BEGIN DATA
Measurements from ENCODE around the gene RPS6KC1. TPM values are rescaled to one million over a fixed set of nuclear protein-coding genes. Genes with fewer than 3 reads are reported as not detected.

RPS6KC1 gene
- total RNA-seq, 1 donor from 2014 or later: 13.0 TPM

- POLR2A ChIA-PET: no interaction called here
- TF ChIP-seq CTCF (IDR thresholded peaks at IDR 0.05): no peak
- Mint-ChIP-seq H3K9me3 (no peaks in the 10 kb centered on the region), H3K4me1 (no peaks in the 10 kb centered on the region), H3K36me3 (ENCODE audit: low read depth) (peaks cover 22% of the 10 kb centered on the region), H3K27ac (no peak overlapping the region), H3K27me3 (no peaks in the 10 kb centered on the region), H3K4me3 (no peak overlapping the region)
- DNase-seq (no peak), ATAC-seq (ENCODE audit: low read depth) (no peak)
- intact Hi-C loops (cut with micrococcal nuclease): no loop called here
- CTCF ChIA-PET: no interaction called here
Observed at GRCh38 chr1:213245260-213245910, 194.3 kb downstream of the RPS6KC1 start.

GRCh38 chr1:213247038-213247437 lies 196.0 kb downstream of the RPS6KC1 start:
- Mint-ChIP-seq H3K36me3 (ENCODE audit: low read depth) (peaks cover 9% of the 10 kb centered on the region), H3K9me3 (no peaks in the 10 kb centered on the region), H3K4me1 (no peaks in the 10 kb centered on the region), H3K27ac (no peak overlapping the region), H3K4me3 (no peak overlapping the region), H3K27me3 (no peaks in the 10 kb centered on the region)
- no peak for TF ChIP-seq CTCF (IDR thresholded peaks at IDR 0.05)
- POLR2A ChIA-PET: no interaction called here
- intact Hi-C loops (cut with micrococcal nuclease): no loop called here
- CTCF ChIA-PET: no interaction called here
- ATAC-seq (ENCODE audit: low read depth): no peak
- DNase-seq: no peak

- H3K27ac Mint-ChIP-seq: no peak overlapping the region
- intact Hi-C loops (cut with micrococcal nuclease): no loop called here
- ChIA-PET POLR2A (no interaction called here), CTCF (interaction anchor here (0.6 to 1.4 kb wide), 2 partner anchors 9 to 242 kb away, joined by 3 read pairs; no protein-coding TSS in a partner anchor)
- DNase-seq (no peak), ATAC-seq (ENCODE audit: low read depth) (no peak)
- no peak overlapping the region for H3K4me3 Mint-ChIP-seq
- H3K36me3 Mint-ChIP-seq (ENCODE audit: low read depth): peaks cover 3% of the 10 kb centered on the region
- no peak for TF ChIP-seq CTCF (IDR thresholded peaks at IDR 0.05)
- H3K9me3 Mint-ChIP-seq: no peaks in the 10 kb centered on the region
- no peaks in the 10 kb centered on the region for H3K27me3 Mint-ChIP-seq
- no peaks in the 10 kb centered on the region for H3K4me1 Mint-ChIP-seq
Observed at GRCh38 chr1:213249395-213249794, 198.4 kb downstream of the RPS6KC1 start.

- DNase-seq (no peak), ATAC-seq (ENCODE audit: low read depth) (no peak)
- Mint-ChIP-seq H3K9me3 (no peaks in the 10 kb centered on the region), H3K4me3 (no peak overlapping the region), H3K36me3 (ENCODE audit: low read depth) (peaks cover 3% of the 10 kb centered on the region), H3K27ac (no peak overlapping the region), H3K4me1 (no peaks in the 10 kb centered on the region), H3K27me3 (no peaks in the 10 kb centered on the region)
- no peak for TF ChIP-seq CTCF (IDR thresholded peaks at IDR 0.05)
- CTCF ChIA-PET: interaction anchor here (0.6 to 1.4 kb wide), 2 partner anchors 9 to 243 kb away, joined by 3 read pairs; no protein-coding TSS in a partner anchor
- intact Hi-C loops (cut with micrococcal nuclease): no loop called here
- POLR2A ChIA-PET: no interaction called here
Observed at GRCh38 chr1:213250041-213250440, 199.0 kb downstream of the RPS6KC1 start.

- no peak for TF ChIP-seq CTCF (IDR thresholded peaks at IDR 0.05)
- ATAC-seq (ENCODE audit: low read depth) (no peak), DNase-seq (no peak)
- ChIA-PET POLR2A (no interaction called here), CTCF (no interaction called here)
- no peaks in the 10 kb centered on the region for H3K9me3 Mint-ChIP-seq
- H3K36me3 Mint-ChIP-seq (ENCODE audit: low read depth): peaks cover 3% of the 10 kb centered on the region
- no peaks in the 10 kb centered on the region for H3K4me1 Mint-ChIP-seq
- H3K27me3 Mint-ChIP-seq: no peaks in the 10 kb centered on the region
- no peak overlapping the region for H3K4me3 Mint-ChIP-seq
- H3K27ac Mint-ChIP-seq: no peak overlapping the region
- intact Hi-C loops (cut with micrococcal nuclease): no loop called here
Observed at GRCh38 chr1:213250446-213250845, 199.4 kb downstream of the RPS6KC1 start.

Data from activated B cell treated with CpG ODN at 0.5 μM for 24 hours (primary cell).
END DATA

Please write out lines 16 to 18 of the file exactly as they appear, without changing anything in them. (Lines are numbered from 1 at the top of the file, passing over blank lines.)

- CTCF ChIA-PET: no interaction called here
- ATAC-seq (ENCODE audit: low read depth): no peak
- DNase-seq: no peak